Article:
You know how it is when you preach. You try to get a jump on next Sunday by studying the texts, observing the ethos around you, lurking in coffee shops to overhear illustrations, and praying for the prompting of the Spirit. Just when you think the sermon is done, something shifts, and we scramble to expand our lectionary reflection to include current guidance on how to live in our time.
Around the nation on Saturday evening perceptive pastors were doing re-writes in light of the executive order by the president that reduces the number of refugees, bans persons from certain countries, and makes deportation a real threat to others. The singling out of Muslims, in particular, is egregious, and justice-oriented Christian pastors want religious liberty protection for all.
It appears that the recent executive actions are an attempt to move the United States away from being the religiously free country that the founders created toward becoming an aggressively Christian nation hostile to other religions. That the executive order was loosed on Holocaust Remembrance Day defies comprehension.
From what I am hearing from preachers, fire in the bones is returning. The weight of this sacred task, proclaiming the Word, takes on new gravitas and urgency. Much like the challenge in the early Roman Empire, Christians knew that being a good citizen of the empire put them at odds with their confession that Jesus is Lord. Embracing the “America First” agenda and the shunning of those desperate to come to our shores violate the clear biblical mandate to welcome strangers and provide needed hospitality.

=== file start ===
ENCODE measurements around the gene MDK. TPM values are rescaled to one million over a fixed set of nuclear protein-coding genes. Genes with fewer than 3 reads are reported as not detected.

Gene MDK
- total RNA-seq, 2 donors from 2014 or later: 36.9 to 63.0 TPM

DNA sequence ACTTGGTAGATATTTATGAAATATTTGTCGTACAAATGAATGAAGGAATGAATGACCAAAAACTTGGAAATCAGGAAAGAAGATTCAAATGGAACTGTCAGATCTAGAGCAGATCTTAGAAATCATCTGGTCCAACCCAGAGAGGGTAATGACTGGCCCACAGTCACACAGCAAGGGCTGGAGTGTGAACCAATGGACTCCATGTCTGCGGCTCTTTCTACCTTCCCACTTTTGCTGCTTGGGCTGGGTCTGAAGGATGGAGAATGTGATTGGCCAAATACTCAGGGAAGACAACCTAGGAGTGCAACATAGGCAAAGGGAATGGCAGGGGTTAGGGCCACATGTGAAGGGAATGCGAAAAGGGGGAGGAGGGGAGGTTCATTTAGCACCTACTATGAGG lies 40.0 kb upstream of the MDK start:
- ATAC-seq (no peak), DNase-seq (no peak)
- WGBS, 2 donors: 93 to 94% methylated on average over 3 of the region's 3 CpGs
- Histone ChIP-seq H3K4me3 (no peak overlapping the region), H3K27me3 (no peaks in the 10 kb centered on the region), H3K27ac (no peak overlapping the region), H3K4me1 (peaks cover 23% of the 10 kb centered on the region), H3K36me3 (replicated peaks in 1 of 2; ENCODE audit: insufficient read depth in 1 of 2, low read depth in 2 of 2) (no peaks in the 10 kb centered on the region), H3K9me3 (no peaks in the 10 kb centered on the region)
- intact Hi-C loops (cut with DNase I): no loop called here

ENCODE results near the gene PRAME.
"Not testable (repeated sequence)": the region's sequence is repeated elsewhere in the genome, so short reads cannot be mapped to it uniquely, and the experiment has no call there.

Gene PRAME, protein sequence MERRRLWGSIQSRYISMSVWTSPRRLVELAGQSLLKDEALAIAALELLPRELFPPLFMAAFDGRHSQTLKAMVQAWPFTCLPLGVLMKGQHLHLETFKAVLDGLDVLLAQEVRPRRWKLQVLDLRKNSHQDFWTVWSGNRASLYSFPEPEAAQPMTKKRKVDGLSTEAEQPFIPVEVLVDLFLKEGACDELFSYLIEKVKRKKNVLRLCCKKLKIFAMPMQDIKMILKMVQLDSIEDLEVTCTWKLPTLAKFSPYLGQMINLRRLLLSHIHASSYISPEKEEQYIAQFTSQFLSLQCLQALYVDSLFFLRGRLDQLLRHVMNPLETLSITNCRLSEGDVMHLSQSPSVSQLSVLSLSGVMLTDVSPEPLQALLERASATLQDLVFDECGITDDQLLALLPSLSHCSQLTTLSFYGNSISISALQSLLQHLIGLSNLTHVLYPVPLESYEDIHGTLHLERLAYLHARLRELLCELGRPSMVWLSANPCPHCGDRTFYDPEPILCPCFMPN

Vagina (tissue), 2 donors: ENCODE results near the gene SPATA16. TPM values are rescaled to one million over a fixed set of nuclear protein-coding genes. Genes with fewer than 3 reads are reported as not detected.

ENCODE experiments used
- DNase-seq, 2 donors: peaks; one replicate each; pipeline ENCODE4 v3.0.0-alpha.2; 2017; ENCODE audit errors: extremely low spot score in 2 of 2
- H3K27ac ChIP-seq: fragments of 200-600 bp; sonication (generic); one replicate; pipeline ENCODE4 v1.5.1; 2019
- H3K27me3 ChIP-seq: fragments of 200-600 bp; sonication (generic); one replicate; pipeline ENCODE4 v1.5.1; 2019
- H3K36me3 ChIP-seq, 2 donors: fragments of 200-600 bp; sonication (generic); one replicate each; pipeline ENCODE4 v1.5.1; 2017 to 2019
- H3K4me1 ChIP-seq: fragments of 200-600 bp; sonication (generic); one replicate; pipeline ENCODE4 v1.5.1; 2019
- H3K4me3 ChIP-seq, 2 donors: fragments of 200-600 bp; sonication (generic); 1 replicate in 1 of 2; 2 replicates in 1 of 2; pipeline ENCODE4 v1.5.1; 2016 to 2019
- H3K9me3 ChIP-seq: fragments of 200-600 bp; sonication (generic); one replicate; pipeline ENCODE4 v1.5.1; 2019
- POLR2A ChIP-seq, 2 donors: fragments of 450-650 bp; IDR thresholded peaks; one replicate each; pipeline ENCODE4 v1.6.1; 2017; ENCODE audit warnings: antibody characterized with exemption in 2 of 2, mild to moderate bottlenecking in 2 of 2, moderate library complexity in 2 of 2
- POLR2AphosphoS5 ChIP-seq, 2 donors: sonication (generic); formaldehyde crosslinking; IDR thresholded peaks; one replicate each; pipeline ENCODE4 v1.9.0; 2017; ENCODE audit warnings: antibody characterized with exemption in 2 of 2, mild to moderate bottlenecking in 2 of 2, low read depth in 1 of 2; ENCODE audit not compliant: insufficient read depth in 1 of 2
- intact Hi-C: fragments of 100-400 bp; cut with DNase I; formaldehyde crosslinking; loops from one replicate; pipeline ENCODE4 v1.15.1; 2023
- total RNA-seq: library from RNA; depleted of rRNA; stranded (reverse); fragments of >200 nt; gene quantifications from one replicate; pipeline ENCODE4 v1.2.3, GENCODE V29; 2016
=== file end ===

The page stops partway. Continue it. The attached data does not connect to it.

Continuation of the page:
Congregations are places of welcome for refugees, and we often are on the frontline of resettlement assistance. Functioning as a place of sanctuary is now under threat, and we must strongly resist government interference in the practice of our faith.
Over the weekend, I met with religious leaders associated with the American Jewish Committee and the Shalom Hartman Institute, a leading educational resource for Jews in both Israel and North America. Christians and Muslims profit greatly from the scholarship and conversations convened by these two bodies.
For nearly five years I have participated in the Christian Leadership Initiative, which fosters greater understanding between Christians and Jews. Together we study texts, share perspectives on the relationship of US Christians and Jews to the state of Israel, and practice respect for the lived religion of others.
Amidst the current political turmoil, our conversations took on an added resolve. We spoke about colliding interests of varied groups and pondered how to build coalitions, recognizing that these will always be uneasy alliances, but necessary means of social transformation.
Prophetic preaching, teaching, and action can resist the evil unleashed in our nation. This will require stubborn persistence, courage, and a wellspring of hope.
Molly T. Marshall
Central prepares creative leaders to stand for justice.